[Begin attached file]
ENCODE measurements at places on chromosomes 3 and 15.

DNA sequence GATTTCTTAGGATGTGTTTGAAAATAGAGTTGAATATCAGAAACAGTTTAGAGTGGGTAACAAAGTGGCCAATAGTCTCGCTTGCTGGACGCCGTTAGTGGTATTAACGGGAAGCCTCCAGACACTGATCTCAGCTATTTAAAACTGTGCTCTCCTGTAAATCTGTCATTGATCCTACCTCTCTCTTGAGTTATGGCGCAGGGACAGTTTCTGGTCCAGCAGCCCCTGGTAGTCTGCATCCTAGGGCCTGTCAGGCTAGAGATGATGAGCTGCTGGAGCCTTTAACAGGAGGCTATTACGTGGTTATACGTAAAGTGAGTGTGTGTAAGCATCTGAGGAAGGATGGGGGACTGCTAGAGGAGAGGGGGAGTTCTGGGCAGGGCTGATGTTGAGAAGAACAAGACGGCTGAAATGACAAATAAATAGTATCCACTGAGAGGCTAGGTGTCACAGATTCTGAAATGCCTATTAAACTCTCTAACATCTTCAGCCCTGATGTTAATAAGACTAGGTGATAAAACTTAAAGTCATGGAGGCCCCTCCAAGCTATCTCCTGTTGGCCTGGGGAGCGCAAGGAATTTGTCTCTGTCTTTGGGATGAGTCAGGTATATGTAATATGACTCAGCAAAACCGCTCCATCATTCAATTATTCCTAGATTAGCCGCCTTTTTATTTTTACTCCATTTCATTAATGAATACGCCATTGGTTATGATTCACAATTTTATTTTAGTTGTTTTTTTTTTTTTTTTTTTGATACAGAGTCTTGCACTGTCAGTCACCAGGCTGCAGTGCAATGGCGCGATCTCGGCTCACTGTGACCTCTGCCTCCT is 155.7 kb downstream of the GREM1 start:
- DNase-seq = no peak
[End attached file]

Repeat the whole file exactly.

ENCODE measurements at places on chromosomes 3 and 15.

DNA sequence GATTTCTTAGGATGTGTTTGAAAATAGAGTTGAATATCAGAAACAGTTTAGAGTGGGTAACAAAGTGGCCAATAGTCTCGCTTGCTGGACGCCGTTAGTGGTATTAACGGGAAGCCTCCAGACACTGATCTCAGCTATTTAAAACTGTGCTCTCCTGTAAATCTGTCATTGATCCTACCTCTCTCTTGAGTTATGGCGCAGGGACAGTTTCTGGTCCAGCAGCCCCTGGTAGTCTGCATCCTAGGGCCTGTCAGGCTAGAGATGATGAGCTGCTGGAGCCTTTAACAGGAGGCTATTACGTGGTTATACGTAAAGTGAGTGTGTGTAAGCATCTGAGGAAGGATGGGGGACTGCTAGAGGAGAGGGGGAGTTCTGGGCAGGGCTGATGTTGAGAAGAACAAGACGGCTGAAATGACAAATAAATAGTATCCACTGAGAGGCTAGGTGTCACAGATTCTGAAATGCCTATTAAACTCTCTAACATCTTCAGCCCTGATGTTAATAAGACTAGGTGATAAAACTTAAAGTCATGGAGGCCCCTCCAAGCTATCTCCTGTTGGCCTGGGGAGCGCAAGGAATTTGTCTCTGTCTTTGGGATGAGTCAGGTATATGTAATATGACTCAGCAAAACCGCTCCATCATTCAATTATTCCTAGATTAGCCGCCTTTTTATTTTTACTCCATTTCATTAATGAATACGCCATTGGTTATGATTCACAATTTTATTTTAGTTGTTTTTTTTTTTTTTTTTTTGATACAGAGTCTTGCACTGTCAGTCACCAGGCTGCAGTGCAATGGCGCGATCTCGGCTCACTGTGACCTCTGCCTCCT is 155.7 kb downstream of the GREM1 start:
- DNase-seq = no peak